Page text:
Posts filed under ‘.themes’

Pie Problem

by Shel Silverstein

If I eat one more piece of pie, I’ll die!
If I can’t have one more piece of pie, I’ll die!
So since it’s all decided I must die,
I might as well have one more piece of pie.
MMMM–OOOH–MY!
Chomp–Gulp–‘Bye.

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October 16, 2019 at 8:25 pm Leave a comment

Oxygen

Elemental Haiku by Mary Soon Lee

October 15, 2019 at 8:25 pm Leave a comment

Kaibyo: The Supernatural Cats of Japan

Traditionally spooky felines
by Zack Davisson

An in-depth exploration of the sometimes charming, sometimes gruesome feline creatures and ghosts of Japan. Davisson illuminates the vast realm of kaibyo, or supernatural cats, with historical and modern cultural context. Lushly illustrated in full color with dozens of ukiyo-e prints and drawings. A must-have book for the Japanophile and cat-lover alike! First in a forthcoming series about the supernatural animals of Japan.

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October 11, 2019 at 8:25 pm Leave a comment

Japanese Fairy Tale Series

The Japanese Fairy Tale Series: The Illustrated Books That Introduced Western Readers to Japanese Tales (1885-1922)

October 10, 2019 at 8:25 pm Leave a comment

Inktober

Happy Inktober!

For more inspiration… a beautiful exhibition:
Expressive Ink: Paintings by Yang Yanping and Zeng Shanqing

October 9, 2019 at 8:25 pm Leave a comment

Indigenous Plant Diva

Kamala Todd | 2008 | 9 min

T’Uy’Tanat, also known as Cease Wyss, is from the Squamish First Nation in Vancouver, British Columbia. She has grown up learning about the plant foods and medicines of her traditional territory. Living in the city, Cease is used to practising her culture in an urban habitat — she harvests, grows food, and teaches people about the indigenous plants of this rainforest ecosystem. This plant-rich film reminds us that everywhere we walk in North America, we are on indigenous land rich with history, knowledge, and deep roots. Listening to the stories of the land can help us all to connect more deeply with our urban environments, and learn the unique matrix of plants and other life that are indigenous to where we live. Indigenous knowledge is essential to rebuilding sustainable communities. Cease Wyss offers a beautiful vision of how to learn from the land and the plant teachers all around us.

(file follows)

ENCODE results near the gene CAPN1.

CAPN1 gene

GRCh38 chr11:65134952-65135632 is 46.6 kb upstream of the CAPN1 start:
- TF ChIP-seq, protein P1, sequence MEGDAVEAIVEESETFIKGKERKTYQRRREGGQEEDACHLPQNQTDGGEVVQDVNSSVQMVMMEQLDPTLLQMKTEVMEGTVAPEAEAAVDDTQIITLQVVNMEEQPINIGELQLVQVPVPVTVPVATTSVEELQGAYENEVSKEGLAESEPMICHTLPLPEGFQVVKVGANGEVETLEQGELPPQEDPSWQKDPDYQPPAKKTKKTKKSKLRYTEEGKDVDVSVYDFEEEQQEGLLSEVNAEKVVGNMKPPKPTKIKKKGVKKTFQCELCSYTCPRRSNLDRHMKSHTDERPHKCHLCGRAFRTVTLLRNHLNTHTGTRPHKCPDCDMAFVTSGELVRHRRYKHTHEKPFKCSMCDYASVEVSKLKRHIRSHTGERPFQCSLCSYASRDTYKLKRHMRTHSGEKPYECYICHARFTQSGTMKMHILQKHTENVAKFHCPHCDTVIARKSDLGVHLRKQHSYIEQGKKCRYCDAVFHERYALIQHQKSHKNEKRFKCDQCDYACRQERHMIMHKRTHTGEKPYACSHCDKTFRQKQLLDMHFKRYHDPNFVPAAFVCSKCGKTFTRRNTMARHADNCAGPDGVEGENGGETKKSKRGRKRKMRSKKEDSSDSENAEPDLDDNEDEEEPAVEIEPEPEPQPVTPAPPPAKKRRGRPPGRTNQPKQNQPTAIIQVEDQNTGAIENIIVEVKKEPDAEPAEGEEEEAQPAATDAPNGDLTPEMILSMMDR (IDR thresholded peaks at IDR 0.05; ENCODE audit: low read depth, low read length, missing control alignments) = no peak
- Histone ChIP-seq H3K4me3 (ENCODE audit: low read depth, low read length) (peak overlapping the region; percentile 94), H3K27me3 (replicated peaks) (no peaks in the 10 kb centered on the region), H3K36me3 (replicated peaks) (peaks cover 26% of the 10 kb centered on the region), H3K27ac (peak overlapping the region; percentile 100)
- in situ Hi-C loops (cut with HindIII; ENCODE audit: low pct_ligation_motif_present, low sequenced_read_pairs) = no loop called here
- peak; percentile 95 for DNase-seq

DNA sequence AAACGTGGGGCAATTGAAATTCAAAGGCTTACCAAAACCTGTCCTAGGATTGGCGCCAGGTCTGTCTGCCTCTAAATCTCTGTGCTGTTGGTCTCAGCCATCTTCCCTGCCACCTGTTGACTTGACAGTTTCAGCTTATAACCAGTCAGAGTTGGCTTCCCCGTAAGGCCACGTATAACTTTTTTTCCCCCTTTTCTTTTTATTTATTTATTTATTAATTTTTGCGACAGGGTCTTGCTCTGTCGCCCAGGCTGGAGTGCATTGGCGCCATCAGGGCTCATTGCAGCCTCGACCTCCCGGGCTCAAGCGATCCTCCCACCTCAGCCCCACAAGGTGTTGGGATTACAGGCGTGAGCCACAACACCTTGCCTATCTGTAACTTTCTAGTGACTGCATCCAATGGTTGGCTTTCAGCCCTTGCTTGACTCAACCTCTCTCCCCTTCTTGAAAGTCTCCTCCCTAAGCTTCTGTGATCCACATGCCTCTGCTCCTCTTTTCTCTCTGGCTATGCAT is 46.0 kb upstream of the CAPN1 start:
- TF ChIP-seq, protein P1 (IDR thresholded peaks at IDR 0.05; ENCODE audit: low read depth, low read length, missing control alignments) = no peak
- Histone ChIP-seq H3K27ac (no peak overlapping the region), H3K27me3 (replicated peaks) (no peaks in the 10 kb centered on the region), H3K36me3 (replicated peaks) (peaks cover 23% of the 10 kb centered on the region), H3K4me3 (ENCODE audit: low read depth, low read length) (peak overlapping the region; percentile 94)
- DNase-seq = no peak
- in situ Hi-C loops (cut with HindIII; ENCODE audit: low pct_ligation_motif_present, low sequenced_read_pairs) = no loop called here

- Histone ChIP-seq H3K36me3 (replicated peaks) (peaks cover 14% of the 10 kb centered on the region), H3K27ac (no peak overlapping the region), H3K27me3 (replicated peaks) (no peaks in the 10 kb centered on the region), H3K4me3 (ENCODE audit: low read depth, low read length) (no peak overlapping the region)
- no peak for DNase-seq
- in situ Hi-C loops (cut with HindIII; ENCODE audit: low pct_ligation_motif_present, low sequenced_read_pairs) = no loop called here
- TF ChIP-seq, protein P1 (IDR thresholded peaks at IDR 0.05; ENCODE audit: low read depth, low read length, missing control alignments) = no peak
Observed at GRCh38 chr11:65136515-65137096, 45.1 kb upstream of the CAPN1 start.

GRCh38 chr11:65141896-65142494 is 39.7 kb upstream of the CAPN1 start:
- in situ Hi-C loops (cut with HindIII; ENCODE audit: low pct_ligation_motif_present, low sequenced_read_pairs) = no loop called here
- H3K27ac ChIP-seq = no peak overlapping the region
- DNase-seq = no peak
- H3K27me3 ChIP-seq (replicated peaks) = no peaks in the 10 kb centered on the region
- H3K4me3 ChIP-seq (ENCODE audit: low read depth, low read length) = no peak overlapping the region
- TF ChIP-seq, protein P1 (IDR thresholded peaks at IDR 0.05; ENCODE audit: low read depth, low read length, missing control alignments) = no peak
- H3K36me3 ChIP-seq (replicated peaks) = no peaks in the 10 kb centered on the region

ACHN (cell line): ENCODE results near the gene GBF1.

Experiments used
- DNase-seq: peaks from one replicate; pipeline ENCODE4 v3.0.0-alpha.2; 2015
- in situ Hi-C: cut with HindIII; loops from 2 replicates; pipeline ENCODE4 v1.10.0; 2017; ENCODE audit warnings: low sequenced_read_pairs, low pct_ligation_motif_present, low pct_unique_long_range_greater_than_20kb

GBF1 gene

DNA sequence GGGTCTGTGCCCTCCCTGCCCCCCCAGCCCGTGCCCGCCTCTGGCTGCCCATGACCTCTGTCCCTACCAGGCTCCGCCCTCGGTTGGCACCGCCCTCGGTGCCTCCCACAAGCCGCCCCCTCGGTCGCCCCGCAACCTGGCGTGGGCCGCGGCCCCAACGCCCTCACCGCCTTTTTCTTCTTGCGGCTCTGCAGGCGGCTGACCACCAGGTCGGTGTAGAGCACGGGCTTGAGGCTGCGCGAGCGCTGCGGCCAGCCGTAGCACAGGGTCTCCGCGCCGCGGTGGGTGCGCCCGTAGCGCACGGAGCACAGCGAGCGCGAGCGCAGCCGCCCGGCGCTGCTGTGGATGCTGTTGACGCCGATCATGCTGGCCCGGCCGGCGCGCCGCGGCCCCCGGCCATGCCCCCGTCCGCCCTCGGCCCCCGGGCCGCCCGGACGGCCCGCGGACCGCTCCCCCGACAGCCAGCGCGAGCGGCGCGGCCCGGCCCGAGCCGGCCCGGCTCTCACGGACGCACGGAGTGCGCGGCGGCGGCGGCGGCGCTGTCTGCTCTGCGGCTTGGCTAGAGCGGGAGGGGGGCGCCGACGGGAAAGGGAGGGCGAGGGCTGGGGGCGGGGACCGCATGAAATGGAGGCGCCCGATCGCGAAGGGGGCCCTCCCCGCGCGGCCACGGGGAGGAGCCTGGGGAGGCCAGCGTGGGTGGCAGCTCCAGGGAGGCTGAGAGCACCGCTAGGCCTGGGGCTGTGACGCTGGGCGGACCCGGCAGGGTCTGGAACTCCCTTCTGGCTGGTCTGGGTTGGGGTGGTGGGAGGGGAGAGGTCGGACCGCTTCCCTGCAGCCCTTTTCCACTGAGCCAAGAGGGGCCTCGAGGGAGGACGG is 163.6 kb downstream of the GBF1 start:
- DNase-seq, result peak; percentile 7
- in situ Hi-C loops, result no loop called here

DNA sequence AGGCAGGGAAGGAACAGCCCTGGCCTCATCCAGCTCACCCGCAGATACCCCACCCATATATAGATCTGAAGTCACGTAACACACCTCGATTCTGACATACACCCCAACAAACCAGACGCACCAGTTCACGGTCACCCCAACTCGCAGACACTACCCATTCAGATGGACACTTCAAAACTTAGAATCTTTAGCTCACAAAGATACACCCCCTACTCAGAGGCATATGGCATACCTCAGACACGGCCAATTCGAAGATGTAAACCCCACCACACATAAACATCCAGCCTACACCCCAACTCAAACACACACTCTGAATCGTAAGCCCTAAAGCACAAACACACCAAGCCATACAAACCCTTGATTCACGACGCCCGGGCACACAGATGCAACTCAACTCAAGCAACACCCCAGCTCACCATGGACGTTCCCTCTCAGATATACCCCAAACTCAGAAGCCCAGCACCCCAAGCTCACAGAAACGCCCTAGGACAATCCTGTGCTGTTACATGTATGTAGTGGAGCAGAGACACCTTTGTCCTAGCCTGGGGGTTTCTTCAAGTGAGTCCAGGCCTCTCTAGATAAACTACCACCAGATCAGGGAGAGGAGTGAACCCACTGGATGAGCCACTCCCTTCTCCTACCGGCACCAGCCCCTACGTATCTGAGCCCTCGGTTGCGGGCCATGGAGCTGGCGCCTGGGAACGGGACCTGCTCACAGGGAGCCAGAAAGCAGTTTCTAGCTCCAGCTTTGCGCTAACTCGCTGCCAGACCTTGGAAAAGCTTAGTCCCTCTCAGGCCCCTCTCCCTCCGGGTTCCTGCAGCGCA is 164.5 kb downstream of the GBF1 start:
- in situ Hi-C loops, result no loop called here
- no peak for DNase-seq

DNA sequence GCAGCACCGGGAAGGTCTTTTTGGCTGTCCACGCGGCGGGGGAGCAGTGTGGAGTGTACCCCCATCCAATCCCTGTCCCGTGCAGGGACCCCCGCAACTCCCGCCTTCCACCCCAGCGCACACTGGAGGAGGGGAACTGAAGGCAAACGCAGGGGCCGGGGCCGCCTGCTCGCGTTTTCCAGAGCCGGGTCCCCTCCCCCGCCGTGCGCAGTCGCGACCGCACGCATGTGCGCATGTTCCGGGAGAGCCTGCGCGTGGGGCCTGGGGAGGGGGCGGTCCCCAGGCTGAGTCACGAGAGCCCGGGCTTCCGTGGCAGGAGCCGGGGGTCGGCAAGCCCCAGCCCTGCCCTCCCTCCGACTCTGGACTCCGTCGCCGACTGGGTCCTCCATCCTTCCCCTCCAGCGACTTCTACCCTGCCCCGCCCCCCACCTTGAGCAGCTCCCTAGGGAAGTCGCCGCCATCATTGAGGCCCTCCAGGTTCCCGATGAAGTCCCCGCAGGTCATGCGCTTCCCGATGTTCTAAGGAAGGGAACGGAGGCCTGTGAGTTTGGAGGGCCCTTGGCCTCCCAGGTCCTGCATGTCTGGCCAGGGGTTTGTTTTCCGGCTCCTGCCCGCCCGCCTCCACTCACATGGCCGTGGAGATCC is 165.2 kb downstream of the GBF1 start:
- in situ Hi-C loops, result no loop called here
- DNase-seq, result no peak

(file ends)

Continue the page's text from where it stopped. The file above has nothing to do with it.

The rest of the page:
October 9, 2019 at 3:25 pm Leave a comment

Helium

Elemental Haiku by Mary Soon Lee

October 8, 2019 at 8:25 pm Leave a comment

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